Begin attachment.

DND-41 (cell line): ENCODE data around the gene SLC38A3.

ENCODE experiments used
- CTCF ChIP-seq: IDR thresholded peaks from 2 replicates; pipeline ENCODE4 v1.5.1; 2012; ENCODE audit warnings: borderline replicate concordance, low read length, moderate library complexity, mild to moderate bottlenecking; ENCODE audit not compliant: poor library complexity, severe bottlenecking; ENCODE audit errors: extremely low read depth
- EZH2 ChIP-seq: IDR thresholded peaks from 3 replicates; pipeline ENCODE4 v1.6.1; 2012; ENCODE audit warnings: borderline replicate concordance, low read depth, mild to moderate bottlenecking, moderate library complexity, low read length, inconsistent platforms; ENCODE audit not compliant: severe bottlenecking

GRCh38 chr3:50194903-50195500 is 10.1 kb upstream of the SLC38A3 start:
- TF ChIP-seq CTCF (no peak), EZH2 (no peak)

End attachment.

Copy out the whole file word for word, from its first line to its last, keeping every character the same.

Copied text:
DND-41 (cell line): ENCODE data around the gene SLC38A3.

ENCODE experiments used
- CTCF ChIP-seq: IDR thresholded peaks from 2 replicates; pipeline ENCODE4 v1.5.1; 2012; ENCODE audit warnings: borderline replicate concordance, low read length, moderate library complexity, mild to moderate bottlenecking; ENCODE audit not compliant: poor library complexity, severe bottlenecking; ENCODE audit errors: extremely low read depth
- EZH2 ChIP-seq: IDR thresholded peaks from 3 replicates; pipeline ENCODE4 v1.6.1; 2012; ENCODE audit warnings: borderline replicate concordance, low read depth, mild to moderate bottlenecking, moderate library complexity, low read length, inconsistent platforms; ENCODE audit not compliant: severe bottlenecking

GRCh38 chr3:50194903-50195500 is 10.1 kb upstream of the SLC38A3 start:
- TF ChIP-seq CTCF (no peak), EZH2 (no peak)